Remember when Pokémon Go took over the world and hordes of people got up off the couch to look for elusive creatures hanging out in our suburbs and bushland? That was so 2016.

But, did you know, you can use your phone to look for native Australian animals and contribute to science?

What is Citizen Science?

Citizen science is the participation of amateur and non-professional scientists in conducting scientific research. This is fast becoming a growing and important source of data for research organisations as more people outside of professional scientific circles become engaged and interested in contributing to science. Citizen science proves particularly useful in conducting large-scale observational studies as it allows for a drastic increase in available manpower and reduces financial strains on projects while not explicitly requiring much training. The challenge with citizen science is that data obtained may be of a lower quality and accuracy because most participants won’t have scientific expertise. With projects carefully designed to take the full advantage of citizen science, the scope of data that citizen science is capable of producing more than makes up for any shortcomings.

How to be a Citizen Scientist

The beauty of citizen science is that anyone can be a Citizen Scientist.  There are hundreds of projects occurring Australia wide which are calling for people to assist with data collection and analysis.  Projects range from recording sighted animals and plants in a database or app to identifying animals in pictures taken from remote camera locations.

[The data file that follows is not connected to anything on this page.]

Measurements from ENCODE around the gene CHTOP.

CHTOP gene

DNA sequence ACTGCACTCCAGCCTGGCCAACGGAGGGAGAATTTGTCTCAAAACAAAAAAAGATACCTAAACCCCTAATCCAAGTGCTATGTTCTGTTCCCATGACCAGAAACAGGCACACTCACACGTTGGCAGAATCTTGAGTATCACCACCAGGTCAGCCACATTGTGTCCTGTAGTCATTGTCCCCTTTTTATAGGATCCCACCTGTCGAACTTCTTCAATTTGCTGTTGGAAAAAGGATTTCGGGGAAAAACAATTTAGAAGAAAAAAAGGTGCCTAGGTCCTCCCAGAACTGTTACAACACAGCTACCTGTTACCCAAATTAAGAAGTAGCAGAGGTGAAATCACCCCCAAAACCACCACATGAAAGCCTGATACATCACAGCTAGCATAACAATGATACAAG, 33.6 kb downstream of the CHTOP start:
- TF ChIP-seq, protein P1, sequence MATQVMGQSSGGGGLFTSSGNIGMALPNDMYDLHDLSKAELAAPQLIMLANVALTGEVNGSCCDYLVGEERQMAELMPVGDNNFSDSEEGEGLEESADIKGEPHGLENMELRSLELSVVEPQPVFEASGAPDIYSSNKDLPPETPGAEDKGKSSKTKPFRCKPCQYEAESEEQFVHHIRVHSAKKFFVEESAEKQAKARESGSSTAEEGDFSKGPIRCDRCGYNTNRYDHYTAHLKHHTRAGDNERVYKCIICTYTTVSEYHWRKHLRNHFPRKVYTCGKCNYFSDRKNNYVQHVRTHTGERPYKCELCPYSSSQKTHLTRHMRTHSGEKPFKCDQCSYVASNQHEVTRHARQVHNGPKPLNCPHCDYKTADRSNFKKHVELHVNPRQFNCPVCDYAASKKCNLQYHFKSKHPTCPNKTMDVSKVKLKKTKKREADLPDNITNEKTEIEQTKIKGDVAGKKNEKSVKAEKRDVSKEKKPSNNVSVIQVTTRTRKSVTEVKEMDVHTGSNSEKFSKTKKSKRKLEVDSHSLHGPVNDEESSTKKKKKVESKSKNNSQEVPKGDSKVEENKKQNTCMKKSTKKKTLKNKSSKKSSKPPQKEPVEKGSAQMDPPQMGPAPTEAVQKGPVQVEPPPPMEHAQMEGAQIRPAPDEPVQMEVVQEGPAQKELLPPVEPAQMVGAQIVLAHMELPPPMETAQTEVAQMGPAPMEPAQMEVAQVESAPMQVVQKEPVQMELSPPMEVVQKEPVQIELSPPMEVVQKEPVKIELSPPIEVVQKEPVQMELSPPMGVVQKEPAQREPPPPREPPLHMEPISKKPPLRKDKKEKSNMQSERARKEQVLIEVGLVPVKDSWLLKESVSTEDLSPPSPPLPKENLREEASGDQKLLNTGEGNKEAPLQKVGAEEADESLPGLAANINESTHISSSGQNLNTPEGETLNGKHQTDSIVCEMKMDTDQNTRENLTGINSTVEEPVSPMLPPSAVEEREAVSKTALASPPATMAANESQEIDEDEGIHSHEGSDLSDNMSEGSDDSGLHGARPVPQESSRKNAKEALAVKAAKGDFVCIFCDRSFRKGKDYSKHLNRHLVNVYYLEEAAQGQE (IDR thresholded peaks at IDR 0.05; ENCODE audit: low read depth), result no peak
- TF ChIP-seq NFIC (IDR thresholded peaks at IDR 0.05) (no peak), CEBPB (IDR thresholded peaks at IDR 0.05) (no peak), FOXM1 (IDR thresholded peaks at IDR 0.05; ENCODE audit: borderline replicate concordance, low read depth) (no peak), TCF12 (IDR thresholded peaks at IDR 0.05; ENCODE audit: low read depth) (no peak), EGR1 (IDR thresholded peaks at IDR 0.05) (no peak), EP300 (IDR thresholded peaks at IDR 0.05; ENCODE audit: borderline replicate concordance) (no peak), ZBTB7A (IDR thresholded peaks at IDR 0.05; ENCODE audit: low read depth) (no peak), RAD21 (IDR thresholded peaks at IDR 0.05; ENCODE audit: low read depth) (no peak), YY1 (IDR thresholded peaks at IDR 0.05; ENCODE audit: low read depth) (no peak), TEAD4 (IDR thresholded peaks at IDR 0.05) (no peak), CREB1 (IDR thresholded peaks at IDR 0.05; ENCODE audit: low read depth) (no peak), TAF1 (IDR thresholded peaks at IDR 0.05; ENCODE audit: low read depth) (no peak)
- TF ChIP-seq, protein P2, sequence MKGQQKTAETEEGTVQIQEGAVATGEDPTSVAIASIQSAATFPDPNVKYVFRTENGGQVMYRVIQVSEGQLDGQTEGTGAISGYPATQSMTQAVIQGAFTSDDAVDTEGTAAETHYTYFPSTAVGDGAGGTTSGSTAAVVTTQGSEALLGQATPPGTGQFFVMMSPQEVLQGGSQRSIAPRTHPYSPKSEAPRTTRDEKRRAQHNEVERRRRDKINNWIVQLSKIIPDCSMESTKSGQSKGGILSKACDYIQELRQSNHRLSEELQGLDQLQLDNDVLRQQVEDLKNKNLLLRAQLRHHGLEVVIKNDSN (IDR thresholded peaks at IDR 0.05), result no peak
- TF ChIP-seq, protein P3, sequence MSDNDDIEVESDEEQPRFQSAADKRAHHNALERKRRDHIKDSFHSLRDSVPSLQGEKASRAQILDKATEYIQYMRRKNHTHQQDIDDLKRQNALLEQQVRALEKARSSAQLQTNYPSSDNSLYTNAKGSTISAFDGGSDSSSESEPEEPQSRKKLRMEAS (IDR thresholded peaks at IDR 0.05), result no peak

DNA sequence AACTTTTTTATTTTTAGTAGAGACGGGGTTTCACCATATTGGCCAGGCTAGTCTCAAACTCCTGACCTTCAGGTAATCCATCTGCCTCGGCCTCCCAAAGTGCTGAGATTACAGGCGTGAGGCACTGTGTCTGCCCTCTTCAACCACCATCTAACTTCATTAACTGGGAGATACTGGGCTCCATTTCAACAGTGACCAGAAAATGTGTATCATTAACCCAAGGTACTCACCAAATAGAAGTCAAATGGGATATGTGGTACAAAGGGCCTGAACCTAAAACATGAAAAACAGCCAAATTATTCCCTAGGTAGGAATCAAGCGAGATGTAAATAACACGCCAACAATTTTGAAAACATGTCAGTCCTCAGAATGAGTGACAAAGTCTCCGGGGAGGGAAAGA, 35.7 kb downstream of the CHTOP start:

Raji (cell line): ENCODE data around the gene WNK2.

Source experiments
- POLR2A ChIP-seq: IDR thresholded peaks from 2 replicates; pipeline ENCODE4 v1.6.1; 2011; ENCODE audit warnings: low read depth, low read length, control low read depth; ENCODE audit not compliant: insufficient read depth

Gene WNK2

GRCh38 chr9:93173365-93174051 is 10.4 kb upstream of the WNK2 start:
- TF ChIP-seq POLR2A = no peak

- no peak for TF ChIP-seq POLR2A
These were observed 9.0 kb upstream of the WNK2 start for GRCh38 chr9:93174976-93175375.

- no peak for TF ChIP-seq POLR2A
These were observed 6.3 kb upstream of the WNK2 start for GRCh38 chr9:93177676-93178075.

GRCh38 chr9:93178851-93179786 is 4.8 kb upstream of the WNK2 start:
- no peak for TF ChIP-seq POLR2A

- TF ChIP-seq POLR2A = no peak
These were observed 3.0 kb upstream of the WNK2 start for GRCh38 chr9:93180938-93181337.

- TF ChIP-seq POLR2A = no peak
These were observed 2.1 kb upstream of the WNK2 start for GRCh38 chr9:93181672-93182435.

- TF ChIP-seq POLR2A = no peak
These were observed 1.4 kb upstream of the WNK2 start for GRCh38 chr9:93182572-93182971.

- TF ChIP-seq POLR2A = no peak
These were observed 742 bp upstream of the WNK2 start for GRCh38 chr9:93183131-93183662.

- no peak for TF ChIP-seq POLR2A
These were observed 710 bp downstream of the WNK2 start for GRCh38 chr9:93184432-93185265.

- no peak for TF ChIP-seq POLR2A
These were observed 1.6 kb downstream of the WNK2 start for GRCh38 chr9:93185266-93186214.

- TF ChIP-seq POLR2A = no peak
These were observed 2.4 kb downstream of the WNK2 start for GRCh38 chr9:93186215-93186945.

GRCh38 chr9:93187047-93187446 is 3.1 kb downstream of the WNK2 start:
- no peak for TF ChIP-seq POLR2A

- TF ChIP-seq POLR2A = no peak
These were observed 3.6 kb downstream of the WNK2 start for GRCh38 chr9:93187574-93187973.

The only requirement to be a Citizen Scientist is a mobile phone or computer and enthusiasm!  It’s also a great way to get out of the house and explore our amazing natural bushland, learn more about native species and contribute to important research.

Finding a project is easy.  Head to the Atlas of Living Australia website and search through the list of Projects to find one in your area that interests you.

As October 23rd-29th 2017 is Bird Week a great idea to participate in a citizen science project is the Great Aussie Backyard Bird Count.

Aussie Backyard Bird Count

The Aussie Backyard Bird Count (ABBC) is a citizen science program run by Birdlife Australia every year in October. The purpose of the Backyard Bird Count is to obtain valuable data on bird communities throughout Australia and capture the changes bird populations are undergoing, and subsequently the environment, particularly within urban areas.

Through the Backyard Bird Count Birdlife Australia are collecting data to create an effective national dataset.

To get involved with the Aussie Backyard Bird Count
  1. Download the App on your phone.
  2. Between the 23rd-29th of October head outside with your phone and pick a spot to observe birds (this can be a park, local bushland or your front yard)
  3. Record the birds you see over a 20 minute period in the app
  4. Submit your results.

Remember, whenever you are heading into the bush, for a citizen science project or for leisure, wear appropriate clothing and shoes, take plenty of water and let someone know where you are going.

Download PDF: ISPL Blog – Citizen Science